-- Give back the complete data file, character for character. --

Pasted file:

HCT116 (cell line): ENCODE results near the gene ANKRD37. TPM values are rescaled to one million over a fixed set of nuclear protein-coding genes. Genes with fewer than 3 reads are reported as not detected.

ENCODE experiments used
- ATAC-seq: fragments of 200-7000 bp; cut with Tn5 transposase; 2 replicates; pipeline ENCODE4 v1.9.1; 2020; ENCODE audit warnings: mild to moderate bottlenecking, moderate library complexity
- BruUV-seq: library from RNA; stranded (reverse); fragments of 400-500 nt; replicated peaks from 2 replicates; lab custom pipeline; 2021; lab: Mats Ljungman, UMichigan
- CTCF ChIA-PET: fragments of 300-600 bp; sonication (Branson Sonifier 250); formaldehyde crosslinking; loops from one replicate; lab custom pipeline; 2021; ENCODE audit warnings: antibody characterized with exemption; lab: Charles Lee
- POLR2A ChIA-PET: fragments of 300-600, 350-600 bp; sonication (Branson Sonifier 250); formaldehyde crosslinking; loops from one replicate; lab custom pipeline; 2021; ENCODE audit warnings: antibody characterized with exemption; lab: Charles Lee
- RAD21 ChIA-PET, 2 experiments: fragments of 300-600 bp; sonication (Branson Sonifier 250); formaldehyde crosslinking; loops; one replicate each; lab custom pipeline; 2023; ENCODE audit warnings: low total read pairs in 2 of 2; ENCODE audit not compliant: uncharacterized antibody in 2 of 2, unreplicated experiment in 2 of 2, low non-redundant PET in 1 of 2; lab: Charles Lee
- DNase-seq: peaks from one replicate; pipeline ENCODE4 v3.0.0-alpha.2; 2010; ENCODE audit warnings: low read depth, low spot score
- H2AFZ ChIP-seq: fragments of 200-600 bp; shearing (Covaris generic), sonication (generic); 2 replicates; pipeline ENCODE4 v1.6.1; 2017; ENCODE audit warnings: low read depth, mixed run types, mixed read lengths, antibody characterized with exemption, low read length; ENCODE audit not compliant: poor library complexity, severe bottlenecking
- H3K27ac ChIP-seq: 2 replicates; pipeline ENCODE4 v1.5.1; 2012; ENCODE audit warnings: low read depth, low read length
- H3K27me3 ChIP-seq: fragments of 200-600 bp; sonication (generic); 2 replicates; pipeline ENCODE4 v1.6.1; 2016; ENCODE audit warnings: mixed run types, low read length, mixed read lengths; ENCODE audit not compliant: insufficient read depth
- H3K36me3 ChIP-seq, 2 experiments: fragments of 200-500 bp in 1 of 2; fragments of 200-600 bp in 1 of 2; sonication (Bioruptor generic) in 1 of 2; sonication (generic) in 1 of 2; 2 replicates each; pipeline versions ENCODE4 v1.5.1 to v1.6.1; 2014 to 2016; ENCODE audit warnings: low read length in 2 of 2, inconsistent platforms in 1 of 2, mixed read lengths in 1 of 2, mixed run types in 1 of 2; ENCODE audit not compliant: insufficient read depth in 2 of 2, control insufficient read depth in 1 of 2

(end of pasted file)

HCT116 (cell line): ENCODE results near the gene ANKRD37. TPM values are rescaled to one million over a fixed set of nuclear protein-coding genes. Genes with fewer than 3 reads are reported as not detected.

ENCODE experiments used
- ATAC-seq: fragments of 200-7000 bp; cut with Tn5 transposase; 2 replicates; pipeline ENCODE4 v1.9.1; 2020; ENCODE audit warnings: mild to moderate bottlenecking, moderate library complexity
- BruUV-seq: library from RNA; stranded (reverse); fragments of 400-500 nt; replicated peaks from 2 replicates; lab custom pipeline; 2021; lab: Mats Ljungman, UMichigan
- CTCF ChIA-PET: fragments of 300-600 bp; sonication (Branson Sonifier 250); formaldehyde crosslinking; loops from one replicate; lab custom pipeline; 2021; ENCODE audit warnings: antibody characterized with exemption; lab: Charles Lee
- POLR2A ChIA-PET: fragments of 300-600, 350-600 bp; sonication (Branson Sonifier 250); formaldehyde crosslinking; loops from one replicate; lab custom pipeline; 2021; ENCODE audit warnings: antibody characterized with exemption; lab: Charles Lee
- RAD21 ChIA-PET, 2 experiments: fragments of 300-600 bp; sonication (Branson Sonifier 250); formaldehyde crosslinking; loops; one replicate each; lab custom pipeline; 2023; ENCODE audit warnings: low total read pairs in 2 of 2; ENCODE audit not compliant: uncharacterized antibody in 2 of 2, unreplicated experiment in 2 of 2, low non-redundant PET in 1 of 2; lab: Charles Lee
- DNase-seq: peaks from one replicate; pipeline ENCODE4 v3.0.0-alpha.2; 2010; ENCODE audit warnings: low read depth, low spot score
- H2AFZ ChIP-seq: fragments of 200-600 bp; shearing (Covaris generic), sonication (generic); 2 replicates; pipeline ENCODE4 v1.6.1; 2017; ENCODE audit warnings: low read depth, mixed run types, mixed read lengths, antibody characterized with exemption, low read length; ENCODE audit not compliant: poor library complexity, severe bottlenecking
- H3K27ac ChIP-seq: 2 replicates; pipeline ENCODE4 v1.5.1; 2012; ENCODE audit warnings: low read depth, low read length
- H3K27me3 ChIP-seq: fragments of 200-600 bp; sonication (generic); 2 replicates; pipeline ENCODE4 v1.6.1; 2016; ENCODE audit warnings: mixed run types, low read length, mixed read lengths; ENCODE audit not compliant: insufficient read depth
- H3K36me3 ChIP-seq, 2 experiments: fragments of 200-500 bp in 1 of 2; fragments of 200-600 bp in 1 of 2; sonication (Bioruptor generic) in 1 of 2; sonication (generic) in 1 of 2; 2 replicates each; pipeline versions ENCODE4 v1.5.1 to v1.6.1; 2014 to 2016; ENCODE audit warnings: low read length in 2 of 2, inconsistent platforms in 1 of 2, mixed read lengths in 1 of 2, mixed run types in 1 of 2; ENCODE audit not compliant: insufficient read depth in 2 of 2, control insufficient read depth in 1 of 2